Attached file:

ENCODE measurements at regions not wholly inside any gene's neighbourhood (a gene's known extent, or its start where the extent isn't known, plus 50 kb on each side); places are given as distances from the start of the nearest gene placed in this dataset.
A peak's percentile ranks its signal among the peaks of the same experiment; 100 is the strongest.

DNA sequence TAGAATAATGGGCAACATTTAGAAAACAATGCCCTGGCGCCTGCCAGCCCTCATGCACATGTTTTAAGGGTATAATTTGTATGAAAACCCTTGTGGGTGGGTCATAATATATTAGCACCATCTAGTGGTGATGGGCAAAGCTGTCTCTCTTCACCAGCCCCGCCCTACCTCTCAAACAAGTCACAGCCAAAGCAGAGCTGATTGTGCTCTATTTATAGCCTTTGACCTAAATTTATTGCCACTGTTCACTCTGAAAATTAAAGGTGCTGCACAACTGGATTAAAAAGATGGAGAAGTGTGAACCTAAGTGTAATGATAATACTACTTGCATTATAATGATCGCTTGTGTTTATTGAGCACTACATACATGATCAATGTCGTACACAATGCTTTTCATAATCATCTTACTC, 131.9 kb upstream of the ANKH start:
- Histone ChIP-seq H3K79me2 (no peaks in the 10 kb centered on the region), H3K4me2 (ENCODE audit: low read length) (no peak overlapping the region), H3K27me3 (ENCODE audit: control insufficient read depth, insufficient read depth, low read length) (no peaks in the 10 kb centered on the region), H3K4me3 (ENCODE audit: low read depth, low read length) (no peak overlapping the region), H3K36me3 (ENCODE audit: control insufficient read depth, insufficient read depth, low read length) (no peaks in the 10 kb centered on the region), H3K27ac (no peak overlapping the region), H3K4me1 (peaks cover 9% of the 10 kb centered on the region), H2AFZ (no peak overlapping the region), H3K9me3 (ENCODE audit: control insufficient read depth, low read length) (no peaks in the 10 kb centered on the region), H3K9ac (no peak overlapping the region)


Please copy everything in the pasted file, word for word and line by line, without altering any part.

ENCODE measurements at regions not wholly inside any gene's neighbourhood (a gene's known extent, or its start where the extent isn't known, plus 50 kb on each side); places are given as distances from the start of the nearest gene placed in this dataset.
A peak's percentile ranks its signal among the peaks of the same experiment; 100 is the strongest.

DNA sequence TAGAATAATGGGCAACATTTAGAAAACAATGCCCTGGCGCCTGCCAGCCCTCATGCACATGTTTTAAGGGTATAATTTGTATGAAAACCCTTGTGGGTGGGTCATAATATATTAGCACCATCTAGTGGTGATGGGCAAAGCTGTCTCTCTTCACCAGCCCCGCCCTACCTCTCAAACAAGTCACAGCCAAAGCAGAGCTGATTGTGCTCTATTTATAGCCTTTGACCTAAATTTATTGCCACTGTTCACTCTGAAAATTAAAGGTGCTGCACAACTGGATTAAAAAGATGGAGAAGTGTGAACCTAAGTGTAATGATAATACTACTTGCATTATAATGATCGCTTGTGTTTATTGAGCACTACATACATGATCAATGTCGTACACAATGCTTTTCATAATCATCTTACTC, 131.9 kb upstream of the ANKH start:
- Histone ChIP-seq H3K79me2 (no peaks in the 10 kb centered on the region), H3K4me2 (ENCODE audit: low read length) (no peak overlapping the region), H3K27me3 (ENCODE audit: control insufficient read depth, insufficient read depth, low read length) (no peaks in the 10 kb centered on the region), H3K4me3 (ENCODE audit: low read depth, low read length) (no peak overlapping the region), H3K36me3 (ENCODE audit: control insufficient read depth, insufficient read depth, low read length) (no peaks in the 10 kb centered on the region), H3K27ac (no peak overlapping the region), H3K4me1 (peaks cover 9% of the 10 kb centered on the region), H2AFZ (no peak overlapping the region), H3K9me3 (ENCODE audit: control insufficient read depth, low read length) (no peaks in the 10 kb centered on the region), H3K9ac (no peak overlapping the region)